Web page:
The intestinal microbiome is a group of bacteria that live in different parts of the intestine. This part of the body can actually contain many bacteria, hundreds of trillions of microorganisms, not all of which are known and whose influence on the body is not always known. The microbiome is gaining attention in the medical field because we are increasingly realizing that it is associated with many diseases, often not with the intestine.
But the drugs we take, even for diseases that do not affect the intestine, can be of concern to the intestinal microbiome and its metabolic potential.
For this reason, a team of researchers from Groningen University Hospital and Maastricht University Hospital has analyzed 41 categories of drugs that are frequently used to assess their effects on the intestinal microbiome. To assess these effects, they analyzed stool from 1883 human samples taken from healthy people or people with inflammatory bowel disease.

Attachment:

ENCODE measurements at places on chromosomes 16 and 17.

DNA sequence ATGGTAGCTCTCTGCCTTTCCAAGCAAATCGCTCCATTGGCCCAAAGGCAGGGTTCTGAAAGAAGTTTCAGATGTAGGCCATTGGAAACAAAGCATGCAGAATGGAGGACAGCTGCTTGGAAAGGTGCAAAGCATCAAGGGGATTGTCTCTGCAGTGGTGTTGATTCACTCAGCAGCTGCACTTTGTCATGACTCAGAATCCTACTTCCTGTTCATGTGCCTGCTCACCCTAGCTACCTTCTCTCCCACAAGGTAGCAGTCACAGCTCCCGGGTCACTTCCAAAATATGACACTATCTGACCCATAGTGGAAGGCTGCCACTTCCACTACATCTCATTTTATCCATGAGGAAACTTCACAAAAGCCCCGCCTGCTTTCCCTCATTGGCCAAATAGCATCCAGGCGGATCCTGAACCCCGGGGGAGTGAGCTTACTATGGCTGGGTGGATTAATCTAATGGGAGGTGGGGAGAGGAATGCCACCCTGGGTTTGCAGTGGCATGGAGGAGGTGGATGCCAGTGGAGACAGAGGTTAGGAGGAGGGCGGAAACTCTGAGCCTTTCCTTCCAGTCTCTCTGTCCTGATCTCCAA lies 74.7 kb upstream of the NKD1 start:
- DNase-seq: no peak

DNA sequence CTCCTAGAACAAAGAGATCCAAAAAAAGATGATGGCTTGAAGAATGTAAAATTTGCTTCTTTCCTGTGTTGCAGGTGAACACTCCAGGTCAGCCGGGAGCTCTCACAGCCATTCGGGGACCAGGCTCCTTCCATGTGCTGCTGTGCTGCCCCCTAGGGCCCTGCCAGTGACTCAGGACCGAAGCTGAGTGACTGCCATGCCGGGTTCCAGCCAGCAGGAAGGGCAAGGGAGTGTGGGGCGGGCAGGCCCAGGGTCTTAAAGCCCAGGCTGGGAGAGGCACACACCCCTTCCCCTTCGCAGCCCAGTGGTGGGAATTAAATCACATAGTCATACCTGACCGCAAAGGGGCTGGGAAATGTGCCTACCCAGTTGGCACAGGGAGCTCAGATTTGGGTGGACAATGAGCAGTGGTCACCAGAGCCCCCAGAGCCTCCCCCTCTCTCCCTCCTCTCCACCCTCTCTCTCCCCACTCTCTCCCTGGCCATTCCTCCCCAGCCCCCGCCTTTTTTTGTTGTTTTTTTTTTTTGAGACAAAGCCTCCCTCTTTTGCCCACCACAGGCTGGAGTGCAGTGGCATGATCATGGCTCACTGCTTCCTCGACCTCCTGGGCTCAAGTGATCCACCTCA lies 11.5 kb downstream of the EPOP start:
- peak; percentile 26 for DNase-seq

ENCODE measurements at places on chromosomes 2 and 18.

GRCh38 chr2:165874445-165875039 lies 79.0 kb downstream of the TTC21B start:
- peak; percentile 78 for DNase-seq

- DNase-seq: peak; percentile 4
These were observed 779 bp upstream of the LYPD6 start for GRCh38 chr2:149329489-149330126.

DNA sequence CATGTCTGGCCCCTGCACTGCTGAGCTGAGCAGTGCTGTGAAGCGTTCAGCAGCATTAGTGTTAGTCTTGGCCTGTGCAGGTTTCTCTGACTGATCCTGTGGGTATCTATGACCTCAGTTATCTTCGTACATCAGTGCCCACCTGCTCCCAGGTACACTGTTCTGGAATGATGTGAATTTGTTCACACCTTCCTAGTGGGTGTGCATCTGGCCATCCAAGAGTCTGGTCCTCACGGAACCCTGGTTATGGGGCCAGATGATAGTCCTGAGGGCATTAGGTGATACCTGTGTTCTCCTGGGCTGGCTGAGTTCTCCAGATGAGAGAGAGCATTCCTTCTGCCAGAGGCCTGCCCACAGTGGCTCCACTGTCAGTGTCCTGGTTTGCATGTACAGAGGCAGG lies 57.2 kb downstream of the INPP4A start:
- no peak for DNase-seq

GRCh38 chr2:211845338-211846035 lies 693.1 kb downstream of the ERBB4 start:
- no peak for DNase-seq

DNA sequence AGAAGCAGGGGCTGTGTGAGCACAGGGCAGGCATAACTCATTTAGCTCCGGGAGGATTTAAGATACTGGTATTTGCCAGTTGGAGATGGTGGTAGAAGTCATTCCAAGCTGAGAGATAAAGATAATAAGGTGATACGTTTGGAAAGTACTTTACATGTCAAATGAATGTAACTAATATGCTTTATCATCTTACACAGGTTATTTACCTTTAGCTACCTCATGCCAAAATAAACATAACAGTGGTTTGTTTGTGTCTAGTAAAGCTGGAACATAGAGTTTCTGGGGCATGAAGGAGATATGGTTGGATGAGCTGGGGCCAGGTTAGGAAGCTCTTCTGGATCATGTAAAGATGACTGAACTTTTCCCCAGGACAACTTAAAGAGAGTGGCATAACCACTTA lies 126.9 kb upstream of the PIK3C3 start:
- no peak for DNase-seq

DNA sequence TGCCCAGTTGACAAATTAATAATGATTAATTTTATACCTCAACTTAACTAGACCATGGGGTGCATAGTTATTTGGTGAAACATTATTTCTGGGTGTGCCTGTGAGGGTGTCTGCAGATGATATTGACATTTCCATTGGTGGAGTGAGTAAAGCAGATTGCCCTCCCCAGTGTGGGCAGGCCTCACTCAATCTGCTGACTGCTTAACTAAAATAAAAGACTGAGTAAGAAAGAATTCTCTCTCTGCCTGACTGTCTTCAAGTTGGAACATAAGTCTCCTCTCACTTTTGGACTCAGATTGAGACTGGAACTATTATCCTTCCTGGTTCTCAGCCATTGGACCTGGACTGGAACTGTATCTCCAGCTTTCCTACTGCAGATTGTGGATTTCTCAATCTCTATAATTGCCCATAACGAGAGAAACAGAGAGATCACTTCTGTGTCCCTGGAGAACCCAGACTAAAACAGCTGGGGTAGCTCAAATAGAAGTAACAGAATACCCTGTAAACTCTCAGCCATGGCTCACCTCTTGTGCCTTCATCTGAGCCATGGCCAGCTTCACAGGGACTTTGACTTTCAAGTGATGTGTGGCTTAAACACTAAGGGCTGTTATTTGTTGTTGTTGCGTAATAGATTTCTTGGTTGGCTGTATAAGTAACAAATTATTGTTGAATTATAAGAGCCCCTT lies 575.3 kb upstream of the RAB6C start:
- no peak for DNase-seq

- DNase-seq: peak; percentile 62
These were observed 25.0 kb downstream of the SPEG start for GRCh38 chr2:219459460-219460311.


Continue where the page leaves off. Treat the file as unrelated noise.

According to their findings, they are among the categories of drugs that have the greatest effect on the intestinal microbiome:
- Proton pump inhibitors (PPIs) used in dyspepsia or gastric ulcer, eradication of H. pylori, gastrointestinal reflux and Barrett’s esophagus. Those who used these drugs showed an increase in bacteria in the gastrointestinal tract and a higher production of fatty acids.
- Metformin, which is used in type 2 diabetes. Those taking this category of drugs showed higher concentrations of Escherichia coli.
- Antibiotics for the treatment of bacterial infections
- Laxative against constipation
Researchers also found that those using SSRI antidepressants and suffering from inflammatory bowel disease saw a greater amount of Eubacterium ramulus. Oral steroid users also showed a higher proportion of methanogenic bacteria. These bacteria are often associated with obesity.
According to Arnau Vich Vila, the principal investigator of the study, it is important to understand the true consequences of the use of certain drugs on the intestinal microbiome, and it is also important to consider the role of bacteria in the intestine in developing the same treatments and drugs, especially with regard to side effects.
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